Corporate valuations relative to assets, as well as corporate
profits, have seen a sustained rise in the United States over the
last three decades. Do these increases signal that U.S. firms are
extracting excessive profits? While a dynamic, competitive economy
rewards innovative firms with high profits, sustained
aggregate profits suggest, instead, that firms are able to
get away with higher prices because competition is limited. With
limited competition, they earn supra-normal profits called
“economic rents.” Sometimes firms engage in political
“rent-seeking”—lobbying for regulations that
provide them sheltered markets—rather than competing on
innovation. What do today’s high corporate profits imply for
economic dynamism and inequality?
A large literature associates regulatory rents with diminished
dynamism because of wasteful rent-seeking that creates barriers to
entry or diverts talent from productive endeavors. In addition,
inequality might result in part from political rent-seeking, and
rising corporate valuations might generate greater wealth
inequality and the rise of a rentier society.
Yet not all rents arise from political rent-seeking nor do all
rents imply social waste. For example, firms can earn rents on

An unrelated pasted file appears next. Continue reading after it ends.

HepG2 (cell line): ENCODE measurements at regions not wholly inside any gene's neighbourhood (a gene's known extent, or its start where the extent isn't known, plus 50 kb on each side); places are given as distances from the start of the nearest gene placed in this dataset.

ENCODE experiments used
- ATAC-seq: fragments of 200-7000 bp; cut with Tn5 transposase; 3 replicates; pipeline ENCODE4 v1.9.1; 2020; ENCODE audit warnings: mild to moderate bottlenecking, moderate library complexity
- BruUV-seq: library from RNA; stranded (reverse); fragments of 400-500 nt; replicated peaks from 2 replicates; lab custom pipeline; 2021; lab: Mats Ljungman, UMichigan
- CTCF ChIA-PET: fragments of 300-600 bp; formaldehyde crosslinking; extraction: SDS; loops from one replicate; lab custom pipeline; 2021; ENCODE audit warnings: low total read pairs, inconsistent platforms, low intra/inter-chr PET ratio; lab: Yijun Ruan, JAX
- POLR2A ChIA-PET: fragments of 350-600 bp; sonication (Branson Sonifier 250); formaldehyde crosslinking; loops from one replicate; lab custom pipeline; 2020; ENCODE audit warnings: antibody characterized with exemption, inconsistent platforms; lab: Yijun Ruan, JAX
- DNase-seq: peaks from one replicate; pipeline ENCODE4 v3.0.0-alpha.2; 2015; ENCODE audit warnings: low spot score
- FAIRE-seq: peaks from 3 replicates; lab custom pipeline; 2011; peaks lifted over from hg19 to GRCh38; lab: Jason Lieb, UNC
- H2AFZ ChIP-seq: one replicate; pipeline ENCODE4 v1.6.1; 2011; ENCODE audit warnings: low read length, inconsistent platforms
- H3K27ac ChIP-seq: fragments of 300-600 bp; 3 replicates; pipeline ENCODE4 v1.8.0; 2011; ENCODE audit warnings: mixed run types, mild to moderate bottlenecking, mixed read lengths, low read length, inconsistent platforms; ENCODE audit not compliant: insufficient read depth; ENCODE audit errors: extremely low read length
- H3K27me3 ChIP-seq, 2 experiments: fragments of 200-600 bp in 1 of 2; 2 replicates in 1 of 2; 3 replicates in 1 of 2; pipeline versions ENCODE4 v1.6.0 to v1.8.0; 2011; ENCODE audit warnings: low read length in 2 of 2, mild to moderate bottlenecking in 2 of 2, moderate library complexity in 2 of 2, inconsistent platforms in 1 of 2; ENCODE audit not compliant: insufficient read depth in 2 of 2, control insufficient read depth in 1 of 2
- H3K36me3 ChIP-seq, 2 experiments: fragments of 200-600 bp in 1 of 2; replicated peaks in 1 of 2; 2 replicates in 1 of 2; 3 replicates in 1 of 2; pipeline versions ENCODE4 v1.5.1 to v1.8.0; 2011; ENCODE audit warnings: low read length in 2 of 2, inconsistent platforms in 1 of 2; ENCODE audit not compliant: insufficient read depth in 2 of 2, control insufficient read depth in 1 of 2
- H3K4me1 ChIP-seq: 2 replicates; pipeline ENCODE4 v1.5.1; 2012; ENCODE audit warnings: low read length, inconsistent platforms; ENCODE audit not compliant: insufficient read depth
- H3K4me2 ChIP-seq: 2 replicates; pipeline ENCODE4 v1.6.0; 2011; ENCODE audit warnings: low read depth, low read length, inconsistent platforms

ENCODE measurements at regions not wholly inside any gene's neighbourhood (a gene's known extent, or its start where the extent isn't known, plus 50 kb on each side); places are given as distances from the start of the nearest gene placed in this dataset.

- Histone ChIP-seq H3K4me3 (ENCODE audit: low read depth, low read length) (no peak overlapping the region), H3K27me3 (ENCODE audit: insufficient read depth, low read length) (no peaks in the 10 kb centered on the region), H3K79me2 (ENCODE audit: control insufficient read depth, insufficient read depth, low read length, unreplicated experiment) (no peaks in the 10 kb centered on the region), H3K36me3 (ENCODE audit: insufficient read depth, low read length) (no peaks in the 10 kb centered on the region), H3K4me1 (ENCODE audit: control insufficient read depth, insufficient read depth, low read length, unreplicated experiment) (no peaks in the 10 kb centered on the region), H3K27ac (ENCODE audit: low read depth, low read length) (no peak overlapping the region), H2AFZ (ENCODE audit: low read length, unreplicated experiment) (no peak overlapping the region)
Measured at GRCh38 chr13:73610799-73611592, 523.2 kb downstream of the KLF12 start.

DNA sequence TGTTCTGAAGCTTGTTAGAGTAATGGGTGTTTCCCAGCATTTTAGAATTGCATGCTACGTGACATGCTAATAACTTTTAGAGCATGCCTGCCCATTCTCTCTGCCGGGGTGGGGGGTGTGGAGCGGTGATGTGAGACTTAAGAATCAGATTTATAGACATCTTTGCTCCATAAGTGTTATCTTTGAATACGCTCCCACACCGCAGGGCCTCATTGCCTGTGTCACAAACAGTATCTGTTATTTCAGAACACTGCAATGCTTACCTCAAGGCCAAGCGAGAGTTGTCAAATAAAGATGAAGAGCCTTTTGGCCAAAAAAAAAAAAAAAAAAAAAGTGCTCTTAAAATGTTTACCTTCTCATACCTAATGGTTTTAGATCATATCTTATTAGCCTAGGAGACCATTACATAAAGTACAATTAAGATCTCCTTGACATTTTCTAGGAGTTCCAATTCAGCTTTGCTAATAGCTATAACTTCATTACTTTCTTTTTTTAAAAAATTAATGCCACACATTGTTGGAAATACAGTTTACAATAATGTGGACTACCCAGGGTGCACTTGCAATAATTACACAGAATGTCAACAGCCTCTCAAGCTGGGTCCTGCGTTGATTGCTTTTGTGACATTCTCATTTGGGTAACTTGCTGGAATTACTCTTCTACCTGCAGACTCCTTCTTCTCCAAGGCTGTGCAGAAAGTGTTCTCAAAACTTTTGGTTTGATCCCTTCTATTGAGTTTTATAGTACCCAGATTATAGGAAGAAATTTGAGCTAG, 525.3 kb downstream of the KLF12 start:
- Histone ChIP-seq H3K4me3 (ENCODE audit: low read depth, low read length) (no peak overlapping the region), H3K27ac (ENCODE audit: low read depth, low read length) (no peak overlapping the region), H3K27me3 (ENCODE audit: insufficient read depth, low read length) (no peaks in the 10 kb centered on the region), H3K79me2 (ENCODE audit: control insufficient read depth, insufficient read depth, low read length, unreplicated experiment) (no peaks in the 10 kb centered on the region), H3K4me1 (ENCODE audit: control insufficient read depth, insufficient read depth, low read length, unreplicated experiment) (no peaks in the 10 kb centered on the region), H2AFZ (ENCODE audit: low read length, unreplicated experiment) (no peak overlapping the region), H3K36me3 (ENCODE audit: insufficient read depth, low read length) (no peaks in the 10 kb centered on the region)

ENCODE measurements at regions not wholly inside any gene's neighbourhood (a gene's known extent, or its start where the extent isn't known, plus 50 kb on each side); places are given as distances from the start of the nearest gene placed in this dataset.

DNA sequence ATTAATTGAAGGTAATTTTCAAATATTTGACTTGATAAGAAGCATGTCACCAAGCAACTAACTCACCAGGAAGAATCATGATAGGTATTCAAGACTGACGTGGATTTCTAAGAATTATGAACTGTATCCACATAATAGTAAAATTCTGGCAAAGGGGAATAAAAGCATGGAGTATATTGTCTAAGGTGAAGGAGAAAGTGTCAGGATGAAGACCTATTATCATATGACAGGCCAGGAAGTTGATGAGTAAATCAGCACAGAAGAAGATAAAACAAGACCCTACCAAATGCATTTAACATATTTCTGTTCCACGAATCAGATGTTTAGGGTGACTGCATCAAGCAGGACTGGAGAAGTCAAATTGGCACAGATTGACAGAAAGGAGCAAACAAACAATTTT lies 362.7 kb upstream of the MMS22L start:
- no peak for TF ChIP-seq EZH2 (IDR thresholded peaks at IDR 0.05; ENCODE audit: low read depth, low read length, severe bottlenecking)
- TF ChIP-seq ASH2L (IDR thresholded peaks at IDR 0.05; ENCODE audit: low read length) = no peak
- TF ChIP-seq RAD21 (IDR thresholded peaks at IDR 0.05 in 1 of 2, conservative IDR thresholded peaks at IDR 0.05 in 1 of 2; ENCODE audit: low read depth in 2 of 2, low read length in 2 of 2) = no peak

innovations. These rents constitute an important incentive to
innovation. Generally, firms capture returns on intangible
investments as rents, that is, as supra-normal profits. This
includes returns on R&D, on “brand capital,” and on
organizational investments. Thus, understanding the reason for
rising valuations and profits is crucial for evaluating the
implications of these trends.
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My research explores the roles of intangible investments versus
regulatory rents in accounting for the recent rise of corporate
valuations and profits.
To do so, I argue that the complexity of regulation is a proxy
for a wide range of rent-seeking activities—those regulations
that are most contested tend to become the most complex. Using a
new index of regulatory restrictions, along with measures of
election spending and lobbying as additional proxies for political
rent-seeking, I reject the view that industries with the greatest
rents attract the greatest regulation. Instead, causality flows
from regulation to higher corporate valuations. Nor does regulation
tend to reduce profits by burdening firms with compliance costs.
While self-interested regulators and politicians may well impose
costs on firms (the “tollbooth” view), firms benefit
from regulations overall.
These benefits, moreover, appear to be large. Regulation
corresponds to an increase in corporate valuations of about $2
trillion in the sample. Regulation and campaign spending are
responsible for an increase in markups on the order of 1 percent.
That corresponds to about a $200 billion increase in transfers from
consumers to firms each year. Most of this effect occurs in five
heavily regulated industries: chemicals, including pharmaceuticals;
petroleum refining; transportation equipment; electric, gas, and
sanitary utilities; and communications.